Posted by SnA on March 02, 1999 at 08:58:37:
Please read the following page from a Landlords website and decide for yourself that:
1) Does this landlord seem to have any regards for a human life?
2) Doesn't he seem like he wants to leave the thing the way are?
3) How many innocent children did he intend to kill or cripple before he removes Lead-paint?
4) What is he really worried about?
5) If wasn't for the Gov., was he ever going to cleanup the neuro-toxin from his property?
6) Doesn't he sound like typical NY landlord?
Following is quotation in its entirety from a LANLORDS website.
Laws and Land Mines
[ Lead Paint Hazard ] [ Mandatory Dead Bolt Locks ]
Lead Paint Now What's Next?
Remember when the smoking ban started with only those 30 min. domestic flights? Just
look at where the smoking issue has progressed to now. Good, bad, who knows? One
thing's for sure, just like the camel, once the nose of government is under the tent....
Effective December 1996 most all residential rental owners are required by law, to
provide new residents with a federally approved brochure ( paid for at landlord
expense) disclosing the danger of lead poisoning for persons exposed to lead based
paint. The federal government has determined this danger to be particularly hazardous
to children which "lead" to the ban of lead based paint in 1978.
The lead law can be particularly tricky as to who should or must receive a brochure. The law is clear that
any incoming residential tenant is due the disclosure brochure prior to signing the rental agreement, for
dwellings built prior to 1978, however there are several gray areas as to who else should sign for a
What about existing tenants who invite a "guest(s)" to stay in the rental for an extended period of time?
How long of a stay before disclosure is mandatory? What about new unexpected room mates who move
in after the initial disclosure? What if the guest(s) are minors? What if they're adults? Disclose and
provide the brochure, yes? no? Sometimes, always?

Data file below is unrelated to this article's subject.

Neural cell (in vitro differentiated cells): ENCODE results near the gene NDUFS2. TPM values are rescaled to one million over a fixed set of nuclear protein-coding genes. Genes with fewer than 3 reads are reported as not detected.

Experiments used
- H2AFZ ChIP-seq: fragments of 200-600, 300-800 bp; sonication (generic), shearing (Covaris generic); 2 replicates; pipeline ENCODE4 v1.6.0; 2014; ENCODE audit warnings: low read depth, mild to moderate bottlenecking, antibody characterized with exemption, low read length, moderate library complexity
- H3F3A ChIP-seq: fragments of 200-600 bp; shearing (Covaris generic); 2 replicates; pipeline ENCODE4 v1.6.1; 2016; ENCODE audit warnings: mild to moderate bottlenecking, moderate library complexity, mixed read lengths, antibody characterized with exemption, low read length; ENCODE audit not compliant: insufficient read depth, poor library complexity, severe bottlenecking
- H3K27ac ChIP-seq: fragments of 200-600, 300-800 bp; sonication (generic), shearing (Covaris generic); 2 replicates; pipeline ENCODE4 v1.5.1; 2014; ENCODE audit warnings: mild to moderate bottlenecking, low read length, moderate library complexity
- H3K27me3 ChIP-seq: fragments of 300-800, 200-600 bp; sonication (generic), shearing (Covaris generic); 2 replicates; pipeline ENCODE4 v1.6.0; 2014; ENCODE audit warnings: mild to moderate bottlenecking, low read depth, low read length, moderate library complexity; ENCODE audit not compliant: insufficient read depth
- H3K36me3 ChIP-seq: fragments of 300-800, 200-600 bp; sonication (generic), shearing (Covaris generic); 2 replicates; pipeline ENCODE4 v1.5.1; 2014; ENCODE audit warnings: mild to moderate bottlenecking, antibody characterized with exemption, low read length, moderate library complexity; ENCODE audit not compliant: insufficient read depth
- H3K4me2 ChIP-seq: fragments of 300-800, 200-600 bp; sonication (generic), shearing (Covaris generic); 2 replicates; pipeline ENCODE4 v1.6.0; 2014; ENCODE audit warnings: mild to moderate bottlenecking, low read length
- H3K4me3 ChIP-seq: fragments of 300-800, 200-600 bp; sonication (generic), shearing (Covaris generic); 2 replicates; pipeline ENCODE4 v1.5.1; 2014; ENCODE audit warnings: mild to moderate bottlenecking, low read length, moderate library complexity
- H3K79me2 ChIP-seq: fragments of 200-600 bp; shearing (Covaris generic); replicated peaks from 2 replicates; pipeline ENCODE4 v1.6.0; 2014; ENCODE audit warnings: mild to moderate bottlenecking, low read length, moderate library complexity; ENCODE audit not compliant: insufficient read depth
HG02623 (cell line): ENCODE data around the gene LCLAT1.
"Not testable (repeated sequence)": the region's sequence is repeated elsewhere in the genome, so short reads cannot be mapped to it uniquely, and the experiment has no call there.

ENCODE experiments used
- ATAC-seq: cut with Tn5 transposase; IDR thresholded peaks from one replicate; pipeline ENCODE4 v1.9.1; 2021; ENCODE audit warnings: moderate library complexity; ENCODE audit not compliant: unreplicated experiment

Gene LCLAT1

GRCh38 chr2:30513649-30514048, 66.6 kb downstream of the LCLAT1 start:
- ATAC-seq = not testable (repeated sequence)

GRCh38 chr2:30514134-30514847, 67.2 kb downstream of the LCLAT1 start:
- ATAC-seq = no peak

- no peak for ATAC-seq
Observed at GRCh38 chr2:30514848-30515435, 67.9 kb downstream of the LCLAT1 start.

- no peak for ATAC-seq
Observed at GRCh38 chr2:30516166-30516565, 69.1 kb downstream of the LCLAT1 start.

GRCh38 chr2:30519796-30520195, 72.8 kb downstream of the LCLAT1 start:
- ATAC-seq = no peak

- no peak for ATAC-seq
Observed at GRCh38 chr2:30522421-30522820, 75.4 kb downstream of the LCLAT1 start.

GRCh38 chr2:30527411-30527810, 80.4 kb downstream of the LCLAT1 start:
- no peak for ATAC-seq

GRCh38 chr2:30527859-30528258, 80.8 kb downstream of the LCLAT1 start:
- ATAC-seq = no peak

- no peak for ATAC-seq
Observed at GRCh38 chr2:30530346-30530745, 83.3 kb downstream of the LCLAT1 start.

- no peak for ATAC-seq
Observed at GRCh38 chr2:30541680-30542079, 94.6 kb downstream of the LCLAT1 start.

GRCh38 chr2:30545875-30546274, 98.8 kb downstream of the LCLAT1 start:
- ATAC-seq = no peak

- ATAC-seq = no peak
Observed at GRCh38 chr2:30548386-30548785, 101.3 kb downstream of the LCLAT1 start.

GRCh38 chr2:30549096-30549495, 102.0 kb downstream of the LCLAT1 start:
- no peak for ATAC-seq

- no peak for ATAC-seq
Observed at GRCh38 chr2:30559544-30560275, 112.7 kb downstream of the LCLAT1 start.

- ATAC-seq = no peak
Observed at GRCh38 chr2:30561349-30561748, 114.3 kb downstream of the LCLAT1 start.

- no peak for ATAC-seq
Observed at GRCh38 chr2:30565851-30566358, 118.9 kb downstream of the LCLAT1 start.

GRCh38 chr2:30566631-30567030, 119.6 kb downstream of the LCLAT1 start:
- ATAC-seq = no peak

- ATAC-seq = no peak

What about tenants in possession prior to the brochure requirement who then have children after
December 1996? Provide the booklet? Disclose? Yes? No?
If your tenants child tests positive with high lead levels, did the exposure occur at your rental, the
previous rental, just where? When carving up who pays, how can you stay out of reach of the litigators?
How or can you test prospective residents prior to tenancy? Lead glazed pottery is commonly used for
cooking in many areas of the world where lead levels in children are dangerously high.
Once a tenant purchases an inexpensive "lead test kit" from the hardware store and claims the presence
of lead, then what? Expensive and elaborate testing? Abatement? Is the presence of lead a "habitability"
issue and a valid rent abatement defense? And just how do you rent to the next tenant while disclosing the
"positive" lead test results?
Will the lead poison hazard spread to the obvious, lead solder in copper pipes, a potentially greater
hazard? Just how does one "encapsulate" the lead solder inside the plumbing? Or how does one avoid
drinking the water from copper (possibly lead soldered) pipes?
Tenants (or residents) are but one exposure. Do you hire workman who may disturb deep layers of
(lead) paint? Does your plumber work directly with your old lead solder pipes while completing
plumbing repairs? Keeping clear of liability exposure from vendors is yet another risk on the sure to grow
list of potential "victims" who could cost you money. Are you sure your liability insurance covers
"environmental hazards" such as lead poisoning claimed by residents and vendors?
As with any new law or regulation there is usually a period of dust settling where there seems to be more
questions than there are answers. A qualified property manager, such as STEVE THOMAS , of SCT
Properties is more likely to be aware of industry regulations and the current industry standards necessary
to steer clear of trouble. For more information on lead disclosure and the mandatory booklet contact HUD
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